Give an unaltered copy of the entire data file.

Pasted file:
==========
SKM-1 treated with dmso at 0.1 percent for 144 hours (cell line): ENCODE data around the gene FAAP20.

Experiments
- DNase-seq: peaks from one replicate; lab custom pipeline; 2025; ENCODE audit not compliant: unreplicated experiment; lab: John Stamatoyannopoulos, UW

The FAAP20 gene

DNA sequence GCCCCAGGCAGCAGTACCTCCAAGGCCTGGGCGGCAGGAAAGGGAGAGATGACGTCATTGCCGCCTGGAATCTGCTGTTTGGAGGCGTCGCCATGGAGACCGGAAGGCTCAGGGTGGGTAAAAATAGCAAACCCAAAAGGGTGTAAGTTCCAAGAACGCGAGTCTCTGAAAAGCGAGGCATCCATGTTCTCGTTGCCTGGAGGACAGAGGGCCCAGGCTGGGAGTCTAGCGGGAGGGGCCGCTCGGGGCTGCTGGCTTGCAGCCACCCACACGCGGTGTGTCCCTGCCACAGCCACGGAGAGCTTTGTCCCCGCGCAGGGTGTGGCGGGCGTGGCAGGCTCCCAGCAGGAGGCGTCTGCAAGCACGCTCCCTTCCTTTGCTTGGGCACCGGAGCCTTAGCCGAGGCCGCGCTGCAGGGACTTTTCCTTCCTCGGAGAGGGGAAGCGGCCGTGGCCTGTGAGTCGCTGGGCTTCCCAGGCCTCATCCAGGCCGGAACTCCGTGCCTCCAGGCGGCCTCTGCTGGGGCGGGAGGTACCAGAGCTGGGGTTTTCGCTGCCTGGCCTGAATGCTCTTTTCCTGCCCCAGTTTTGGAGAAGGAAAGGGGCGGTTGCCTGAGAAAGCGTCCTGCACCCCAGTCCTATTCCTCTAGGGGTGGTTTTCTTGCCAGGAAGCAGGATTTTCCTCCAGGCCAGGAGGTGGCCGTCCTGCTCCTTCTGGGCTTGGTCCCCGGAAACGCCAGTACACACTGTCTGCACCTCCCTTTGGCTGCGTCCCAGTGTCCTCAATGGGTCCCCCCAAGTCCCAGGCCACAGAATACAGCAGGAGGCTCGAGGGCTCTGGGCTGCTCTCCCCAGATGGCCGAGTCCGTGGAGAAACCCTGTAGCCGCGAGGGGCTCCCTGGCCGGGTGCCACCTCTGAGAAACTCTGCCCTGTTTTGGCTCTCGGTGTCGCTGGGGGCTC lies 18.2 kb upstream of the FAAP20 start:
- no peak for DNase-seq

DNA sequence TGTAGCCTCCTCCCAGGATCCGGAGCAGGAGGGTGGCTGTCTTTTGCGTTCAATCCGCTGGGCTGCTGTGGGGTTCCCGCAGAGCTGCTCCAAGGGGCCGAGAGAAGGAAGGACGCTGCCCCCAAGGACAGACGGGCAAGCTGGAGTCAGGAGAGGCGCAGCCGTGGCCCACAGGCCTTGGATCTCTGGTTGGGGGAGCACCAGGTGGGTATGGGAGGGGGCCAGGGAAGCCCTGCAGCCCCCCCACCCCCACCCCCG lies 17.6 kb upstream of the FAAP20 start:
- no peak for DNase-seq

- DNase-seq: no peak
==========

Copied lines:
SKM-1 treated with dmso at 0.1 percent for 144 hours (cell line): ENCODE data around the gene FAAP20.

Experiments
- DNase-seq: peaks from one replicate; lab custom pipeline; 2025; ENCODE audit not compliant: unreplicated experiment; lab: John Stamatoyannopoulos, UW

The FAAP20 gene

DNA sequence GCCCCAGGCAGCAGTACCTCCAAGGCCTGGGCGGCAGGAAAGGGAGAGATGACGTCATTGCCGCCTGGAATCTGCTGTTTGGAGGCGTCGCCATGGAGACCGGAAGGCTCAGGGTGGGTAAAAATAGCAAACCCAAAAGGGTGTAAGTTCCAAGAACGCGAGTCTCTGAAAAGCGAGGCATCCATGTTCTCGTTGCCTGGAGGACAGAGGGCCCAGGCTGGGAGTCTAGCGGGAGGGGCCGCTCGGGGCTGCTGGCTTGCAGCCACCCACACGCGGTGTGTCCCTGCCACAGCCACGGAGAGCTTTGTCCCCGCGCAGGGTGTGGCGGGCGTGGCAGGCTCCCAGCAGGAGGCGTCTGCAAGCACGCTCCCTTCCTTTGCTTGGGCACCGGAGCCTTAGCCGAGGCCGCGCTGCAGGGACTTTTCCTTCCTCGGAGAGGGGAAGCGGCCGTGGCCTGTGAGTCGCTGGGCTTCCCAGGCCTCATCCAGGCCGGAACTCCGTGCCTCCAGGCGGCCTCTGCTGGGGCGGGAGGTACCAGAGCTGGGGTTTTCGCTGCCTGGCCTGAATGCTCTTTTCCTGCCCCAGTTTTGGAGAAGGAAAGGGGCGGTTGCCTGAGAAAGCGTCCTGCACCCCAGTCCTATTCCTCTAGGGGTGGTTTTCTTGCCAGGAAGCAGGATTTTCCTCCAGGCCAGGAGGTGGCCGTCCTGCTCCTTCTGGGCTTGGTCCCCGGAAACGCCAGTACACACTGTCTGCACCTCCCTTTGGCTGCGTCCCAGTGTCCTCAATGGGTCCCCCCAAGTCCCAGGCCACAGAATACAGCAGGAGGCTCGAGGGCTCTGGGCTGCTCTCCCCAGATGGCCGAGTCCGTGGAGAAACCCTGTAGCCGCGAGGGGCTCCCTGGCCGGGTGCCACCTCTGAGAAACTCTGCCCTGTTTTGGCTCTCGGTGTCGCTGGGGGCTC lies 18.2 kb upstream of the FAAP20 start:
- no peak for DNase-seq

DNA sequence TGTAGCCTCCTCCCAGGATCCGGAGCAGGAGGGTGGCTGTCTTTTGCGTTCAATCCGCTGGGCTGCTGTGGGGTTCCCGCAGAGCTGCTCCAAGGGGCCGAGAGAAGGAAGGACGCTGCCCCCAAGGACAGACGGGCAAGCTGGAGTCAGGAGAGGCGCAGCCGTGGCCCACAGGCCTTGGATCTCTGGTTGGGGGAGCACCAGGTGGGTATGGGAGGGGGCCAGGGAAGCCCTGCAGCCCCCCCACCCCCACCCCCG lies 17.6 kb upstream of the FAAP20 start:
- no peak for DNase-seq

- DNase-seq: no peak